Date of Award



© 2016 Tanyanika Mattos

Document Type


Degree Name

Doctor of Education (EdD)



First Advisor

Michelle Collay

Second Advisor

Ella Benson

Third Advisor

Allen Farina


This phenomenological research study explored eight Southeastern community college instructors communicating with first-generation college students, specifically the lived experiences of community college instructors as they taught developmental education. The participated included a lawyer, health care executive, and engineer, psychologist, bookkeeper, health sciences professional, and education specialist and computer information systems professional. Pre-interviews, interviews and an electronic survey were utilized to obtain the data on the phenomenon. This phenomenological data analysis process offered a structured analysis process that is reflective and grounded in vibrant descriptions. During the interview, all forms were used to document responses of interviewees. The interviews were interpreted in real context, transcribed, and emergent themes were identified. Next, categories were created using these emergent themes, and subcategories were also created. Once emergent themes were identified, textual descriptions were outlined, using instructor experiences of communicating with students. The themes that came from the text of the interviews revealed the instructors’ experiences communicating with developmental education students. The observation protocol was retained as part of the study for future and comparative research use. Two critical themes emerged from the transcribed interviews. (1) College instructors’ lived experiences communicating with first-generation college students at brick and mortar community colleges can be found in the context of instructions, as predicated by their various perceptions on subjects such as workload, class size, student engagement, fostering motivation in the classroom and mental health/student support services. (2) Community college instructors perceive their role in communicating with first-generation students as an intricate part in communication success and challenges with first generation college students. Instructors shared their experiences using strategies to support student success and to overcome challenges in communicating with first-generation college students, regarding expectations of instructor availability, ongoing communication of student expectations, access to technology, literacy and academic dishonesty can be found by observing their vastly different instructor strategies. Their approaches to helping students negotiate higher education reflect the tenets of transformative leadership. Transformative leadership theory presents the idea that we can lead in current roles, in pursuit of the greater good- going beyond our personal needs for social benefit.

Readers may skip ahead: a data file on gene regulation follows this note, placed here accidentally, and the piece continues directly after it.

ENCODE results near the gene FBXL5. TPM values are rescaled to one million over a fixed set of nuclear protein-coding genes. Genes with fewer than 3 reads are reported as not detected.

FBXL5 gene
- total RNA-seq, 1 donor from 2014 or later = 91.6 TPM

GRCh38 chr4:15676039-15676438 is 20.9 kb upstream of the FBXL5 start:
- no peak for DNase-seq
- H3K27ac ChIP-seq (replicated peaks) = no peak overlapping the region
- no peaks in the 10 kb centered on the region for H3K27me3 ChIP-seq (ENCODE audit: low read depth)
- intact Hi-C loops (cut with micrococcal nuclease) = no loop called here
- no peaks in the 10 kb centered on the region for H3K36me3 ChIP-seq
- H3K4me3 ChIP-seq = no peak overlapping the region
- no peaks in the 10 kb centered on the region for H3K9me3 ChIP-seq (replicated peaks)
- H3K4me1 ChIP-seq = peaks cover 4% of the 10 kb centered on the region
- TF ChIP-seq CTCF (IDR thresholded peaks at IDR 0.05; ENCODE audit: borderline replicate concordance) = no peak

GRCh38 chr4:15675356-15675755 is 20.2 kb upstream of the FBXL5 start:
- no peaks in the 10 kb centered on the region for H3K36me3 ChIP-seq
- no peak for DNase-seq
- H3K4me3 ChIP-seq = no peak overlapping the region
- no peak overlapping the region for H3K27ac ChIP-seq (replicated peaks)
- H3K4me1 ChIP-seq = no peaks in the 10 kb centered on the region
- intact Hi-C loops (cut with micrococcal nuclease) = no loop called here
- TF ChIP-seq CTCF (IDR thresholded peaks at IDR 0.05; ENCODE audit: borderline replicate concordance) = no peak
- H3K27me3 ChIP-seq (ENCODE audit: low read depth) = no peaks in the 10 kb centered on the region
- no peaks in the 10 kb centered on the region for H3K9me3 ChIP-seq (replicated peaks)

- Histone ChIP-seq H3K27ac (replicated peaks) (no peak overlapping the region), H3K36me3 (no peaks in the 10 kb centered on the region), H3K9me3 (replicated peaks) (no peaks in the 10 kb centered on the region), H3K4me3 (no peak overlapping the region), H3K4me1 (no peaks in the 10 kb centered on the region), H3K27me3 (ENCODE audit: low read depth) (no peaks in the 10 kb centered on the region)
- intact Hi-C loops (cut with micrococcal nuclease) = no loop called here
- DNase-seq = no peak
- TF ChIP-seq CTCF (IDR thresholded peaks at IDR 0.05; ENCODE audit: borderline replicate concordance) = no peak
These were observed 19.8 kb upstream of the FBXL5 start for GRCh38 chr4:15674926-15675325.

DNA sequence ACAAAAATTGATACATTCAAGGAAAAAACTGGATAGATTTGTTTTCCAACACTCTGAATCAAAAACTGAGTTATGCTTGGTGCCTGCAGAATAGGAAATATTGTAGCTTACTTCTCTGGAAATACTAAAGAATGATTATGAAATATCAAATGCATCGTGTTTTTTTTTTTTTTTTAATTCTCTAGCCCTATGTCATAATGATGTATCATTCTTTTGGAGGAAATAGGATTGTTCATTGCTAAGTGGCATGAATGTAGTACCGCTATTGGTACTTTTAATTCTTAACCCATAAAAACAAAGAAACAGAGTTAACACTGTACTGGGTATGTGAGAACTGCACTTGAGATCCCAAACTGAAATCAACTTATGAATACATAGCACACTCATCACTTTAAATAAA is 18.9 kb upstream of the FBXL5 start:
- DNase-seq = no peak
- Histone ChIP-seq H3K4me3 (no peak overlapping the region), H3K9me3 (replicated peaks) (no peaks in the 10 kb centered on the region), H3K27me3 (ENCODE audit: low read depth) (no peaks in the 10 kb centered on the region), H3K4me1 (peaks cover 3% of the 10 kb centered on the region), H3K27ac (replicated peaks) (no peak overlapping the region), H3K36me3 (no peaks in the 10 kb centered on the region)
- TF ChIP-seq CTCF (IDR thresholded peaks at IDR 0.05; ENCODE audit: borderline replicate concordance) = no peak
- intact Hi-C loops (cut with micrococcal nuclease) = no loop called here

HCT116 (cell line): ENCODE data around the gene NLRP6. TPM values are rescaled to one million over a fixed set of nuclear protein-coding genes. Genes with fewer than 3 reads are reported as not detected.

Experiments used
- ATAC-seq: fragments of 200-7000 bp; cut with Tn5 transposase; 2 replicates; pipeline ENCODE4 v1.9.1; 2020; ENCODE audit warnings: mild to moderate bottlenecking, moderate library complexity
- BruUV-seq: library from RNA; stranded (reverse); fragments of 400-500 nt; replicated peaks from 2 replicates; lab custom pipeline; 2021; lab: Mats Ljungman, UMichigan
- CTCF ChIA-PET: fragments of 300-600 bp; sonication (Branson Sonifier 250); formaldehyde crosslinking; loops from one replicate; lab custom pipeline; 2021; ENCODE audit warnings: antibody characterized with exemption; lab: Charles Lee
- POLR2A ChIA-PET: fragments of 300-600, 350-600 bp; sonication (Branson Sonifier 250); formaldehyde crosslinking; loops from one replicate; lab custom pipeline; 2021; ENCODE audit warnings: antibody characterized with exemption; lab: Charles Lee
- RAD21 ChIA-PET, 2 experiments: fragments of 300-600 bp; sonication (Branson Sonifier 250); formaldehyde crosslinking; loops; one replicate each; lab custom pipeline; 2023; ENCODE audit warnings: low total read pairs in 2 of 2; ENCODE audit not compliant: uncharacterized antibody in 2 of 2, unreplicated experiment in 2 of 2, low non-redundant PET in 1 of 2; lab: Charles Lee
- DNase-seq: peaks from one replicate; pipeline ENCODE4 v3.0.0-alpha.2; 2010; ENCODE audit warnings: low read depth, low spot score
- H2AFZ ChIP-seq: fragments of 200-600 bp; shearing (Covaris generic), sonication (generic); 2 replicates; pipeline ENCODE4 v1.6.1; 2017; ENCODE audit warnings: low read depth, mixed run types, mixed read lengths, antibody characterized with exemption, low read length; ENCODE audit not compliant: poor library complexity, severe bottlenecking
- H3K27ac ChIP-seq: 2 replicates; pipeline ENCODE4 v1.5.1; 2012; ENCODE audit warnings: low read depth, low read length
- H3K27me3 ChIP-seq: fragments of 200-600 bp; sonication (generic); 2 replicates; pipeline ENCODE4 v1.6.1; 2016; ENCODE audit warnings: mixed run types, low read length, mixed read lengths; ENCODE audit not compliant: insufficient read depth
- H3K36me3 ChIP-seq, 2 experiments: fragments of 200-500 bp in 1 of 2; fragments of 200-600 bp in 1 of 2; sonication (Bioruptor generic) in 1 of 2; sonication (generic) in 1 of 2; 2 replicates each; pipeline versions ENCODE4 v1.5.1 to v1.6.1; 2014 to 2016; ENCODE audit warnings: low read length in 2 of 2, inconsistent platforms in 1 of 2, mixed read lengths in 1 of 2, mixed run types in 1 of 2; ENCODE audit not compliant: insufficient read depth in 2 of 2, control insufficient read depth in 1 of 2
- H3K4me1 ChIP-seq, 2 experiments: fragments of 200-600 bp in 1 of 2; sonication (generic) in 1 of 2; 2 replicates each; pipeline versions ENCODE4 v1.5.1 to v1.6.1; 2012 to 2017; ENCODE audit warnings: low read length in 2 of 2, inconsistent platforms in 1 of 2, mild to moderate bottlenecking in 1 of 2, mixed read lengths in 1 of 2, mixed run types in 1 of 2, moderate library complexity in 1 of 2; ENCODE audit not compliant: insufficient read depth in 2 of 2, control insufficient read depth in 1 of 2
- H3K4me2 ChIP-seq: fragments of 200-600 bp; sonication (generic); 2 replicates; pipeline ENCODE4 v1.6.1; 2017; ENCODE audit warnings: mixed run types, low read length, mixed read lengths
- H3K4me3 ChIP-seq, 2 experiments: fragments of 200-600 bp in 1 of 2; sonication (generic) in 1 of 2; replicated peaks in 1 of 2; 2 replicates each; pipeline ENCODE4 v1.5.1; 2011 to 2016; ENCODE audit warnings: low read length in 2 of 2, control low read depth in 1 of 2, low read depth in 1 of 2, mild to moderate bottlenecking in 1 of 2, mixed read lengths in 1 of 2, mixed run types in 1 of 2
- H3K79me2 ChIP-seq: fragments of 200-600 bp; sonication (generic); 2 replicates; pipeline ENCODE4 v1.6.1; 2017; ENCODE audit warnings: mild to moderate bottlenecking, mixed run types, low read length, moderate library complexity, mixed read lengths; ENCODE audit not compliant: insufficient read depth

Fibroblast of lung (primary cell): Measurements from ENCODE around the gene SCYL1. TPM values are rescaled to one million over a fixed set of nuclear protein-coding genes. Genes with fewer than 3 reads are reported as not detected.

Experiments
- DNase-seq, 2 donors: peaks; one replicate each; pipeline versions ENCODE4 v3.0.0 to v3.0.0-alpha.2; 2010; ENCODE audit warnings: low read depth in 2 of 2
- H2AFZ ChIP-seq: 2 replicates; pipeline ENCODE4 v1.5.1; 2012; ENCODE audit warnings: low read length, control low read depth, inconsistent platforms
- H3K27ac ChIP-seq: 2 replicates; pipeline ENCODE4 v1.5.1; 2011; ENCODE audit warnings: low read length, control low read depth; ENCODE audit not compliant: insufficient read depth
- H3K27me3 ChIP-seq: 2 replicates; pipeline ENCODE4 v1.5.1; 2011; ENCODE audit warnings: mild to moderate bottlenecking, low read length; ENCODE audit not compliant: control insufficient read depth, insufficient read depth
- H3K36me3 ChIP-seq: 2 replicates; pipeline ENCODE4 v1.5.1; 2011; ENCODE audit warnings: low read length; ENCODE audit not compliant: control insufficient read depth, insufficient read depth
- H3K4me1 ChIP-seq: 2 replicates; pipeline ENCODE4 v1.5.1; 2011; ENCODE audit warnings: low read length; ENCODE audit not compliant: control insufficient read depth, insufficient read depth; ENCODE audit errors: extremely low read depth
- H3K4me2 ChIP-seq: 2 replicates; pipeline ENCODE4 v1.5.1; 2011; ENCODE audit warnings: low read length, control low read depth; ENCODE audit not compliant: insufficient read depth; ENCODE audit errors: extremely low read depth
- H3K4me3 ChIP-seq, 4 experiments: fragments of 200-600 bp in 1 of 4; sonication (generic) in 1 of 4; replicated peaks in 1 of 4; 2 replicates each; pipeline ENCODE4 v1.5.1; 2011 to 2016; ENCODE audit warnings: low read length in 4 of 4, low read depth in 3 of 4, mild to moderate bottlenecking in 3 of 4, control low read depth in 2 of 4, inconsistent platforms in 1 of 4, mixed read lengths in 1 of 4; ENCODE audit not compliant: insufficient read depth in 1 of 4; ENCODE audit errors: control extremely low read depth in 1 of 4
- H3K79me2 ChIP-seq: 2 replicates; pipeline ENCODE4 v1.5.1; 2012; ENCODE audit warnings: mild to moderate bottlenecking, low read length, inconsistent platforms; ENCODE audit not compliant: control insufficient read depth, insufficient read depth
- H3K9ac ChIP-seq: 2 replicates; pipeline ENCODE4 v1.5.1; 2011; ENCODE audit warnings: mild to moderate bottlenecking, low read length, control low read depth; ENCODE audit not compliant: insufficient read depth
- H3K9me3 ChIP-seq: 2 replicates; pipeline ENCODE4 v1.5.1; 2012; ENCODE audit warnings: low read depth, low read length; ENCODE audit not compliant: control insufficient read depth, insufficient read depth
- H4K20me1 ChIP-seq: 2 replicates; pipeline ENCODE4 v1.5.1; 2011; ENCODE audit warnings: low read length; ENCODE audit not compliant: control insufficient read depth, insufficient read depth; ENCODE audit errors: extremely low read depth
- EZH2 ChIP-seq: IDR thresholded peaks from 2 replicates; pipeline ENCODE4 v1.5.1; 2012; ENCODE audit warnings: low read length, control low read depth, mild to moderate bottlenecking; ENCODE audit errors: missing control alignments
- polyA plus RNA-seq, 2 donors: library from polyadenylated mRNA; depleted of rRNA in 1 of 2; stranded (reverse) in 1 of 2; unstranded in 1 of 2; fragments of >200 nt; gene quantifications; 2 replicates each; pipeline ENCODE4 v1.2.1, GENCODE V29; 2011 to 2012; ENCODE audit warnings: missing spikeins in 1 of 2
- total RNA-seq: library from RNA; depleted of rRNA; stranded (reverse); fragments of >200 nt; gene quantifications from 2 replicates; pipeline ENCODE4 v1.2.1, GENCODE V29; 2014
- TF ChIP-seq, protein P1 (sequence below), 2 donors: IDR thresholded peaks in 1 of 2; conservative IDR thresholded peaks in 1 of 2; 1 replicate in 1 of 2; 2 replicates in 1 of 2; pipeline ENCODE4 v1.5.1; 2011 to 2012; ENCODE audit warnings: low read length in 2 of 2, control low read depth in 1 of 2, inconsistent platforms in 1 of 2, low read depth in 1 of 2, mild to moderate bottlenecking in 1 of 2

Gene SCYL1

Ed.D. Dissertation